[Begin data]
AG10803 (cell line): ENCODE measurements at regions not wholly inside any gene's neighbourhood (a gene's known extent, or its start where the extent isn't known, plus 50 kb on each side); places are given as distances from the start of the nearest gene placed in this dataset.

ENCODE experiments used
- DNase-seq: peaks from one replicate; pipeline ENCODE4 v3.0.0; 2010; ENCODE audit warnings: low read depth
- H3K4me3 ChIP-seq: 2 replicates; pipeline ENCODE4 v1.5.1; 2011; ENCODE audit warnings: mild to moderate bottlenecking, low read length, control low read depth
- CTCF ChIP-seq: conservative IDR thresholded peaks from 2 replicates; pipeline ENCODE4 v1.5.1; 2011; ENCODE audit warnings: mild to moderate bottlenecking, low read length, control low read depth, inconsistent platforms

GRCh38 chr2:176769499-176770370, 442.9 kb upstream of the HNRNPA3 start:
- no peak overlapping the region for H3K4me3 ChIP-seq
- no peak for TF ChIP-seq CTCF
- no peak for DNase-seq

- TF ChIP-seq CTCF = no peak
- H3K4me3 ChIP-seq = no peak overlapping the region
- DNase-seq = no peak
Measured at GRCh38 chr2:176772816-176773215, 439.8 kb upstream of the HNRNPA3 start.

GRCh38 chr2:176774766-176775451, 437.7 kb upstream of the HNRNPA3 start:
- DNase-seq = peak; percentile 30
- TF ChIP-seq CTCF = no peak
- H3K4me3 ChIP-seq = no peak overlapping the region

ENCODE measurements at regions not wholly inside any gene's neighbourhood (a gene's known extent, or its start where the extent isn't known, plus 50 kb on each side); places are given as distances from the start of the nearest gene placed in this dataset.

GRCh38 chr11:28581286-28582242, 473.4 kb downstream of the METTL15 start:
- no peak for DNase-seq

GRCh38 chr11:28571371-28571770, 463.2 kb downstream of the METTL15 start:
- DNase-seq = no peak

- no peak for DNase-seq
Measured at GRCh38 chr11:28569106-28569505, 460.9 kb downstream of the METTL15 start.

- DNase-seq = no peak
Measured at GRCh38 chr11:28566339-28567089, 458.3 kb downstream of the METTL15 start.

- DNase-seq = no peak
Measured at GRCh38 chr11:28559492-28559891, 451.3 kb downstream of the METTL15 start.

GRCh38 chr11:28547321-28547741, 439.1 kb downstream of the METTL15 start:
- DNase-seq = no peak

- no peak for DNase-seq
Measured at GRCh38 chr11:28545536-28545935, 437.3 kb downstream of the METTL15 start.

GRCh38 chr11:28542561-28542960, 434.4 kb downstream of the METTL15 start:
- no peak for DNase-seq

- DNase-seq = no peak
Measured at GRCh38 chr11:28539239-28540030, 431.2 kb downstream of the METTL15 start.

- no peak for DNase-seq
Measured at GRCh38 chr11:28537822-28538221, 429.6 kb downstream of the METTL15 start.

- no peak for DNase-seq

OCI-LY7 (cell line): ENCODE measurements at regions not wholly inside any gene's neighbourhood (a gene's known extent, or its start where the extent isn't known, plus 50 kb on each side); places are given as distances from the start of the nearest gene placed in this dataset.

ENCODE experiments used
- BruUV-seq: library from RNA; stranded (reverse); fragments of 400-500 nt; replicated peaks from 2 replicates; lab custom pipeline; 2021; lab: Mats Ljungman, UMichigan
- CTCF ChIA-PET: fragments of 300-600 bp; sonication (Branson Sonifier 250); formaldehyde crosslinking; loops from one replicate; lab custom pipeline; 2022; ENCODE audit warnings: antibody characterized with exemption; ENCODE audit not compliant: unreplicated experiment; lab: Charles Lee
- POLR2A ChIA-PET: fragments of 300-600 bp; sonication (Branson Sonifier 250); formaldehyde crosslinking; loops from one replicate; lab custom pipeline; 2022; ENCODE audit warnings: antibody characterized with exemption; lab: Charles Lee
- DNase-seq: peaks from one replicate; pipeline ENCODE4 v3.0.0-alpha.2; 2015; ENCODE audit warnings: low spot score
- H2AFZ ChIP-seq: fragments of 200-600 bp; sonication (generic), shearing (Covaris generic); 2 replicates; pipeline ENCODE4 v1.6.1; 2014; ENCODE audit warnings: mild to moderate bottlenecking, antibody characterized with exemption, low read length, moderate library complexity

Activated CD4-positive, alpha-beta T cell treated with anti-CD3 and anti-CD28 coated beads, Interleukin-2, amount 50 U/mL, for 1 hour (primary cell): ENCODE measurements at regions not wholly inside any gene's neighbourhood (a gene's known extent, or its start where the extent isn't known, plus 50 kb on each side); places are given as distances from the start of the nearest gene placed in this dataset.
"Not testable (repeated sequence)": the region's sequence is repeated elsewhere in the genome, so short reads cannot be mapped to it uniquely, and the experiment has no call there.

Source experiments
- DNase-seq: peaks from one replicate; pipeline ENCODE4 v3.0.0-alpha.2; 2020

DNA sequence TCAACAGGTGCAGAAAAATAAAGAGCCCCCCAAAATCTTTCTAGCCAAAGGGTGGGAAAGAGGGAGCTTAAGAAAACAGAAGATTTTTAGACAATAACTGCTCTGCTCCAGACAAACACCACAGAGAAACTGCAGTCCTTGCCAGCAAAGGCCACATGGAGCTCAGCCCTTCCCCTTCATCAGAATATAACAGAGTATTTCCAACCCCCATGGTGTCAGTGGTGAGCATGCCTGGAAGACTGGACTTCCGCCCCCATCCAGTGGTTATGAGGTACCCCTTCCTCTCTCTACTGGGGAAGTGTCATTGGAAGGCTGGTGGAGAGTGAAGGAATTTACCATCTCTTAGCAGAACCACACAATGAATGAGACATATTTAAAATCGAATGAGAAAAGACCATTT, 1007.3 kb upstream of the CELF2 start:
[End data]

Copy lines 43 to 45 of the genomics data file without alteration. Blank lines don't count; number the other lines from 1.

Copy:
- CTCF ChIA-PET: fragments of 300-600 bp; sonication (Branson Sonifier 250); formaldehyde crosslinking; loops from one replicate; lab custom pipeline; 2022; ENCODE audit warnings: antibody characterized with exemption; ENCODE audit not compliant: unreplicated experiment; lab: Charles Lee
- POLR2A ChIA-PET: fragments of 300-600 bp; sonication (Branson Sonifier 250); formaldehyde crosslinking; loops from one replicate; lab custom pipeline; 2022; ENCODE audit warnings: antibody characterized with exemption; lab: Charles Lee
- DNase-seq: peaks from one replicate; pipeline ENCODE4 v3.0.0-alpha.2; 2015; ENCODE audit warnings: low spot score